For someone who loves seeing the magical world through the eyes of Harry, the book is irresistible. Harry often treats the reader to such spectacles as flying in a magical car and finding parents. Some scenes such as the awkward school dance during the tournament, combined with the various tricks employed by magicians present growing up as a fun-filled yet dangerous period in the life of various characters. Readers are treated to the thrill of various fantasies that only the magical world can offer. The children in the play literally transform into adults and their youthful naivety is so well captured in . Rowling’s descriptions with such powerful curses as Avada Kedavra which supposedly kills the enemies instantly.
No Mandrake Potion would ever set them to rights, either. The three were under the joint influence of three different potions. The Soul Binding Draught, plus the Draught of Living Death and the Elixir of Petrification, was a most powerful cocktail. The only way to free them was to administer all the antidotes at once – and let's just remember that powdered moonstone and dragon blood explode when they come into contact, that was precisely the reason Harry had added the Soul Binding Draught to the cocktail. He needed potions that had completely incompatible cures. So, the three professors would either remained petrified for eternity or they would find their bodies exploded in an attempt to heal them. And that's only if people recognized what cocktail of potions had been used.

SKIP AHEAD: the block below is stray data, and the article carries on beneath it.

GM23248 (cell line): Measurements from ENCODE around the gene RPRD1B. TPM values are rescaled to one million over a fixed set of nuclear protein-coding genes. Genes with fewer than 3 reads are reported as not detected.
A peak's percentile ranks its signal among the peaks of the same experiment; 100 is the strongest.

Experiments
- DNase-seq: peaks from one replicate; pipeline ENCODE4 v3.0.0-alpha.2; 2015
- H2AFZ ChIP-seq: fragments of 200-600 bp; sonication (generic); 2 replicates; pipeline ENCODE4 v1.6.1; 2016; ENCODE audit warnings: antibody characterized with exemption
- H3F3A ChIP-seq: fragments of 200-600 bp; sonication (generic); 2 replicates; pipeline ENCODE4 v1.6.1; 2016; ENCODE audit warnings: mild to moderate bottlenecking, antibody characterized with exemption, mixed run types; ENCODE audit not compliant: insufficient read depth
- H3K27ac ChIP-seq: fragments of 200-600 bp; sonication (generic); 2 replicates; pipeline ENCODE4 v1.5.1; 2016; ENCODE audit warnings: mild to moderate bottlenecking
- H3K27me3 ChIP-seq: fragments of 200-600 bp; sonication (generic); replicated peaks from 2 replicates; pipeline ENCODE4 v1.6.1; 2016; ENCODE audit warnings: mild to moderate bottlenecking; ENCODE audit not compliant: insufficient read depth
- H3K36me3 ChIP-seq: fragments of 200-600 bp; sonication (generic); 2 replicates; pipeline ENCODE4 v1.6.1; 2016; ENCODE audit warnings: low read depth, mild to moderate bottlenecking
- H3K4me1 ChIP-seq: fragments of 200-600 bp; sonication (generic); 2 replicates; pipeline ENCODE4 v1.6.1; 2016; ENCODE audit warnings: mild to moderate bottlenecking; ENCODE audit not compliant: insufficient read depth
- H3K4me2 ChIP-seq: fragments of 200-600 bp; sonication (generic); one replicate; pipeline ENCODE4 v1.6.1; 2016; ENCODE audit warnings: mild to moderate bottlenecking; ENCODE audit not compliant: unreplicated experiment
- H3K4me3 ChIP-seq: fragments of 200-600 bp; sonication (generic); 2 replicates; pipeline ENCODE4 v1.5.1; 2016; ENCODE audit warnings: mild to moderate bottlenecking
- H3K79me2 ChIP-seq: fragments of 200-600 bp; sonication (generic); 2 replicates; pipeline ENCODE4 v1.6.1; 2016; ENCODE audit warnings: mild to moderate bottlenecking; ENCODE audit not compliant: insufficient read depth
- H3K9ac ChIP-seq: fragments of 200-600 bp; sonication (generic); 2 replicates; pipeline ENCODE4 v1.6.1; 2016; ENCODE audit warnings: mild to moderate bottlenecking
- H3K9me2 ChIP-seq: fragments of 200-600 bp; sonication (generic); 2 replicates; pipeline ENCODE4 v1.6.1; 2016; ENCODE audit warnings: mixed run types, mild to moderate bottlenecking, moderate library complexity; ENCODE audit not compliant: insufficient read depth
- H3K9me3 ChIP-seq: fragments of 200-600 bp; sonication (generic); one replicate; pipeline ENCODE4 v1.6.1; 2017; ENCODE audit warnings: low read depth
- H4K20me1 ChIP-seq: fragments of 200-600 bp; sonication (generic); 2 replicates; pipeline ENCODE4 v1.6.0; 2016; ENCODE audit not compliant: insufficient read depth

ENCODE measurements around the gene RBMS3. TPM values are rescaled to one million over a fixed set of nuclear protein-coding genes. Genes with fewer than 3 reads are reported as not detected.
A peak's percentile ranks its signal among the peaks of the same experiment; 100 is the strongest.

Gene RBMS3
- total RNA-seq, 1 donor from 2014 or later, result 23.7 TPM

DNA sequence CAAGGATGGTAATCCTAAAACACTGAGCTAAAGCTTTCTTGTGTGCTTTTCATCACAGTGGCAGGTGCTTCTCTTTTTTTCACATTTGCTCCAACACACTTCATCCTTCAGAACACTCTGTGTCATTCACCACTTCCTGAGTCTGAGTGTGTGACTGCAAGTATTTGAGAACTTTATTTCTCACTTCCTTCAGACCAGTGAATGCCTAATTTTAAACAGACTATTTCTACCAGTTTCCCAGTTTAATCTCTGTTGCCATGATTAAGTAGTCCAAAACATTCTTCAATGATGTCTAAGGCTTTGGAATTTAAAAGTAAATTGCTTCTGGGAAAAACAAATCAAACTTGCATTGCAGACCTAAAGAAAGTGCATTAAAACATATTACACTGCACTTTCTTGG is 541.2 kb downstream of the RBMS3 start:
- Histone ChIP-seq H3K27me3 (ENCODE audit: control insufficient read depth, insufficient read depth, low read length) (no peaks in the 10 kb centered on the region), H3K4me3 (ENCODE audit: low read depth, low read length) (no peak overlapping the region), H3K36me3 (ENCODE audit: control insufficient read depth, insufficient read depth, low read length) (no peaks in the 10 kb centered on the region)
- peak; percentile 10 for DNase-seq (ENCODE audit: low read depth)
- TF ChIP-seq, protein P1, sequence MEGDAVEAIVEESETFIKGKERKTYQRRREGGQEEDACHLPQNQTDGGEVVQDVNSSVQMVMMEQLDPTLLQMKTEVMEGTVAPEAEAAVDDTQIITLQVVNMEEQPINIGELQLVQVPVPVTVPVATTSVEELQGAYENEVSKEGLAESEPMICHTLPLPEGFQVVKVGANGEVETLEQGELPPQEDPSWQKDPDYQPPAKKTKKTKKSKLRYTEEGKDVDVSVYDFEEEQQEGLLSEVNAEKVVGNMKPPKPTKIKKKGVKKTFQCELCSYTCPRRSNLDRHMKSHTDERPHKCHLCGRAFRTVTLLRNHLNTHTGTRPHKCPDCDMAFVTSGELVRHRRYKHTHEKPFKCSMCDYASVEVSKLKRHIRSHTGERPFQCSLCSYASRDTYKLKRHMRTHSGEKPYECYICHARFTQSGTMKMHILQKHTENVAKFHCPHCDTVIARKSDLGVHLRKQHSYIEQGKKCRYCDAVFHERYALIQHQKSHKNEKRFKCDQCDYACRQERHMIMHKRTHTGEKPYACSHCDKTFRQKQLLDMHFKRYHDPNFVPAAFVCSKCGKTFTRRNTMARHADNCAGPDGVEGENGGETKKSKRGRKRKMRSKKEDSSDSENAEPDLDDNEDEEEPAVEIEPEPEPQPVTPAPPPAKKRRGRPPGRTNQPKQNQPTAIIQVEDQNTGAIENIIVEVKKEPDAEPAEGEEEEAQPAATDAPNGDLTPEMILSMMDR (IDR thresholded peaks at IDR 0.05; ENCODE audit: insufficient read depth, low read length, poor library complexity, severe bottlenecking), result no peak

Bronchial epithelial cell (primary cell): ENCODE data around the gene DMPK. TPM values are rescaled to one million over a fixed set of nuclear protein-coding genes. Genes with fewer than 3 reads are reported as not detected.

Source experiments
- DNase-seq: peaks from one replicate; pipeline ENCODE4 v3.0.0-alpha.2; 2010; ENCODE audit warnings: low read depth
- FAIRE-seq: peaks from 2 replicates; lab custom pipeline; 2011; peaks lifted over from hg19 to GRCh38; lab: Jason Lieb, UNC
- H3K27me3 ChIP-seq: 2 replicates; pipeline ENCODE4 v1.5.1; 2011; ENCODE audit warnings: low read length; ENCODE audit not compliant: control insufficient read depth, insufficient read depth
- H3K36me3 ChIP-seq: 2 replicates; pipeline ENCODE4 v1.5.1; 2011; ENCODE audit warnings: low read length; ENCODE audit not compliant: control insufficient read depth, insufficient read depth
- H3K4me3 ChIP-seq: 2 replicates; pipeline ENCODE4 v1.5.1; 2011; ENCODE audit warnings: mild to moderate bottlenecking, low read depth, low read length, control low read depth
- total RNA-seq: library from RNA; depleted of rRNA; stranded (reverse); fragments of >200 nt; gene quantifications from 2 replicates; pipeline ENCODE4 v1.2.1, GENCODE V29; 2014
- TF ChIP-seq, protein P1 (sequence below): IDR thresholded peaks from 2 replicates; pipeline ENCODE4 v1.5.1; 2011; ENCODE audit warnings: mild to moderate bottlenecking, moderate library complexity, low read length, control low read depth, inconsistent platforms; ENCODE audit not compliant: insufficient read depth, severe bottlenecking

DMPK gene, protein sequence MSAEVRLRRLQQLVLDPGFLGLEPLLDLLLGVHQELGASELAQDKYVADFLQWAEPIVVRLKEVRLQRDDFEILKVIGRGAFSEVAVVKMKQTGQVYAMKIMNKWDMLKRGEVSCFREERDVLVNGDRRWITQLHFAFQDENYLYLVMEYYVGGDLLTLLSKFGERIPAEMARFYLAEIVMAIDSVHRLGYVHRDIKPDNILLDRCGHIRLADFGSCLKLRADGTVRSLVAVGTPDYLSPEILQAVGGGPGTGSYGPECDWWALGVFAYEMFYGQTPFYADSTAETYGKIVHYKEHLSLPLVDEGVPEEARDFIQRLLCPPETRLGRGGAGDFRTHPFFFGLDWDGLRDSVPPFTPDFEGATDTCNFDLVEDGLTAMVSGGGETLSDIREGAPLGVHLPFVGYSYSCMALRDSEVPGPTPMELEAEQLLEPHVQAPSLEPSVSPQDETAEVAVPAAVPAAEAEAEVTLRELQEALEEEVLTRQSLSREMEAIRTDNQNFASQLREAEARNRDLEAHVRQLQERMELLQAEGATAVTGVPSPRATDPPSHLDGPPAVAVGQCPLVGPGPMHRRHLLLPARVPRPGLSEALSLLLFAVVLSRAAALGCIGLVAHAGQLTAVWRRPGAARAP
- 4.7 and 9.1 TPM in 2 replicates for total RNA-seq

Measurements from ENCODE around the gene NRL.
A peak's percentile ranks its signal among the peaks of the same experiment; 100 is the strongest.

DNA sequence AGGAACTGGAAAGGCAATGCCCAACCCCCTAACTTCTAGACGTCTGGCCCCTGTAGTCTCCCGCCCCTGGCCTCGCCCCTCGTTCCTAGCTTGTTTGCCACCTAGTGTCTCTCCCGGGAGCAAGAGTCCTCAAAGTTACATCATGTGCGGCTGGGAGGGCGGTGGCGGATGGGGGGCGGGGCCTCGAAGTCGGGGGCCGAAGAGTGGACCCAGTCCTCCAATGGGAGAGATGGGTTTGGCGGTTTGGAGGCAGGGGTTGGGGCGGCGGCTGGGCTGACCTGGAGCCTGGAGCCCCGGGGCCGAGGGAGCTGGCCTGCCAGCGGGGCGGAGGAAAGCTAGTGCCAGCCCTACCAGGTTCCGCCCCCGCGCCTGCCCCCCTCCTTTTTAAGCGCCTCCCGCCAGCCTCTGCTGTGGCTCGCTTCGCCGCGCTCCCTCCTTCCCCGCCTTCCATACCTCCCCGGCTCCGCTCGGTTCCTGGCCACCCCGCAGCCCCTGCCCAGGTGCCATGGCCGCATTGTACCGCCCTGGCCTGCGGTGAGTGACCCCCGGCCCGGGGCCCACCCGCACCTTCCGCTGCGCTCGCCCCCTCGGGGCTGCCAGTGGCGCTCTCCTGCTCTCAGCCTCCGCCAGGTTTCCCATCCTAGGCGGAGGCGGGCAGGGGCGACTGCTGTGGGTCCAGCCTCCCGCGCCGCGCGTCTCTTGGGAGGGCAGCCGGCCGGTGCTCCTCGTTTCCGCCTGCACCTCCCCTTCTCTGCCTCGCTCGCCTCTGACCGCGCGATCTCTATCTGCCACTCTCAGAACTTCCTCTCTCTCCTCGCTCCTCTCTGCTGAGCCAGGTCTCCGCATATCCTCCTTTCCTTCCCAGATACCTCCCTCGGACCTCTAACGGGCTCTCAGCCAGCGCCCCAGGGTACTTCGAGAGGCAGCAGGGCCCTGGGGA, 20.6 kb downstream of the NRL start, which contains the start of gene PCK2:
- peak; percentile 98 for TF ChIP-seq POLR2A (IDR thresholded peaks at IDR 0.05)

Rowling said she found the reaction to the news very interesting. “To me it was not a big deal,” she told Radcliffe. “This is a very old man who has a very terrible job to do. And his gayness is not really relevant. Very relevant to him as a character, because I always saw him as a very lonely character. And I think that there is in fact a hint of it in [ Deathly Hallows ] because of the relationship he has with Grindelwald. He fell very hard for this boy ... And don’t you think it was perfect that Dumbledore, who is always the great champion of love … his one great experience of love was utterly tragic.”